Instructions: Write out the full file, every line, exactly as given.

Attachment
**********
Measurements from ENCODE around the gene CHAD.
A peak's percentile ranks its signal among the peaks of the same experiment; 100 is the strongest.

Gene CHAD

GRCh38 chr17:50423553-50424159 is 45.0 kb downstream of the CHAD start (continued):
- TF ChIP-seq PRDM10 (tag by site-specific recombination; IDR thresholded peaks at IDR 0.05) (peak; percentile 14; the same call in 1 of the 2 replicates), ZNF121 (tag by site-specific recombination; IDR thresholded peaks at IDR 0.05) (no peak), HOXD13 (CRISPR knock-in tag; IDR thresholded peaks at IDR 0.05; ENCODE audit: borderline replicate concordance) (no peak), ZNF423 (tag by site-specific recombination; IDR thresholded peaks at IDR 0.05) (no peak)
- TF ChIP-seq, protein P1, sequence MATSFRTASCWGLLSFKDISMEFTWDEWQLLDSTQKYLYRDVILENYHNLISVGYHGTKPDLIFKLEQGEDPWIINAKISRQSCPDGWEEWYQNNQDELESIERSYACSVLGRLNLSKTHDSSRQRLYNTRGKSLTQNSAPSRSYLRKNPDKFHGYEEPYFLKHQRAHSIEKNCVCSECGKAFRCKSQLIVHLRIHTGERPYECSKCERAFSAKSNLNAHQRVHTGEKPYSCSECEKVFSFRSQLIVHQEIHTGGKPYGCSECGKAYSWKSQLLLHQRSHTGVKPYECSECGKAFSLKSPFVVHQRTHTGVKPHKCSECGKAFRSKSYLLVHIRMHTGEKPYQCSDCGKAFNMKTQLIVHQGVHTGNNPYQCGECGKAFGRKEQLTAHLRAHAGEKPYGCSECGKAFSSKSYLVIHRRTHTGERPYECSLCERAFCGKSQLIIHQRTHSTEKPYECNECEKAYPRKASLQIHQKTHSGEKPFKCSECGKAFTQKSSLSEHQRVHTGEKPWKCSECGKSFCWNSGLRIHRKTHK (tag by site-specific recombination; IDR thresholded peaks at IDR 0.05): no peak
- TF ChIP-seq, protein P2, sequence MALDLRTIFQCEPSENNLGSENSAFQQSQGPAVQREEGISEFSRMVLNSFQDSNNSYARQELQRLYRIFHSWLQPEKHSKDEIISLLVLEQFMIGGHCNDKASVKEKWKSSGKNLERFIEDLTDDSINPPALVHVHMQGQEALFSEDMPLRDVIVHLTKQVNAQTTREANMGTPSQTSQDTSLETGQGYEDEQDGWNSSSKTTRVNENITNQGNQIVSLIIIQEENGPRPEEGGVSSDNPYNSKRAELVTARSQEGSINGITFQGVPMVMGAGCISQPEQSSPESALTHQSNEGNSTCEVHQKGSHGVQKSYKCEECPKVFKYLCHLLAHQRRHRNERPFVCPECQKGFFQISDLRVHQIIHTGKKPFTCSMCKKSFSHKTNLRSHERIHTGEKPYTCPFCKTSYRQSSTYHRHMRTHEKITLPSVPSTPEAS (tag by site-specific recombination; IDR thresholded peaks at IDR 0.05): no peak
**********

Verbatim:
Measurements from ENCODE around the gene CHAD.
A peak's percentile ranks its signal among the peaks of the same experiment; 100 is the strongest.

Gene CHAD

GRCh38 chr17:50423553-50424159 is 45.0 kb downstream of the CHAD start (continued):
- TF ChIP-seq PRDM10 (tag by site-specific recombination; IDR thresholded peaks at IDR 0.05) (peak; percentile 14; the same call in 1 of the 2 replicates), ZNF121 (tag by site-specific recombination; IDR thresholded peaks at IDR 0.05) (no peak), HOXD13 (CRISPR knock-in tag; IDR thresholded peaks at IDR 0.05; ENCODE audit: borderline replicate concordance) (no peak), ZNF423 (tag by site-specific recombination; IDR thresholded peaks at IDR 0.05) (no peak)
- TF ChIP-seq, protein P1, sequence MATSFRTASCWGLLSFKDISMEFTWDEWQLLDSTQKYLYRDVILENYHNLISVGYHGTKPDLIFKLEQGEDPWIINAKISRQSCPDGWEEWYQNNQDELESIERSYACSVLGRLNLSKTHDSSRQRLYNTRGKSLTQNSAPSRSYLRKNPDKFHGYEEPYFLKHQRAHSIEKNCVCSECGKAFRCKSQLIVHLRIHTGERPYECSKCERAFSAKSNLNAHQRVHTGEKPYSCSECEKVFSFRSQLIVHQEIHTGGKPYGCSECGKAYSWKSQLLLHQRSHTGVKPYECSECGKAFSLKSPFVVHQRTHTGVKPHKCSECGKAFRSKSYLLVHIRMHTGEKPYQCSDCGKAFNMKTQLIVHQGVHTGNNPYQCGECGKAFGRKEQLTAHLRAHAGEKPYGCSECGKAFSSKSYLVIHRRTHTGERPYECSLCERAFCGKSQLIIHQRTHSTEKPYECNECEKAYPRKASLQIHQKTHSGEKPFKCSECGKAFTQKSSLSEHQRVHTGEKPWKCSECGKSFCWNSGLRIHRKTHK (tag by site-specific recombination; IDR thresholded peaks at IDR 0.05): no peak
- TF ChIP-seq, protein P2, sequence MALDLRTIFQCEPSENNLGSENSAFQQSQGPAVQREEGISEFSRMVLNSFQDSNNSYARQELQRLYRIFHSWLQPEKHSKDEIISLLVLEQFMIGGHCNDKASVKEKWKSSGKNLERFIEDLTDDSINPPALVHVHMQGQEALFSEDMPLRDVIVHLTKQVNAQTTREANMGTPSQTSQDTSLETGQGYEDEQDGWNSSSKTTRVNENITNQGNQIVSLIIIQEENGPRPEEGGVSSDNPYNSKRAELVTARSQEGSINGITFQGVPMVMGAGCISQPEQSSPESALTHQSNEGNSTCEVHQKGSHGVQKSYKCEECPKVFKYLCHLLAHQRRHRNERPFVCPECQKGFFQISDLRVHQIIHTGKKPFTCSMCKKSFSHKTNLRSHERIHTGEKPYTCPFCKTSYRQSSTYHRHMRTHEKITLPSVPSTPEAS (tag by site-specific recombination; IDR thresholded peaks at IDR 0.05): no peak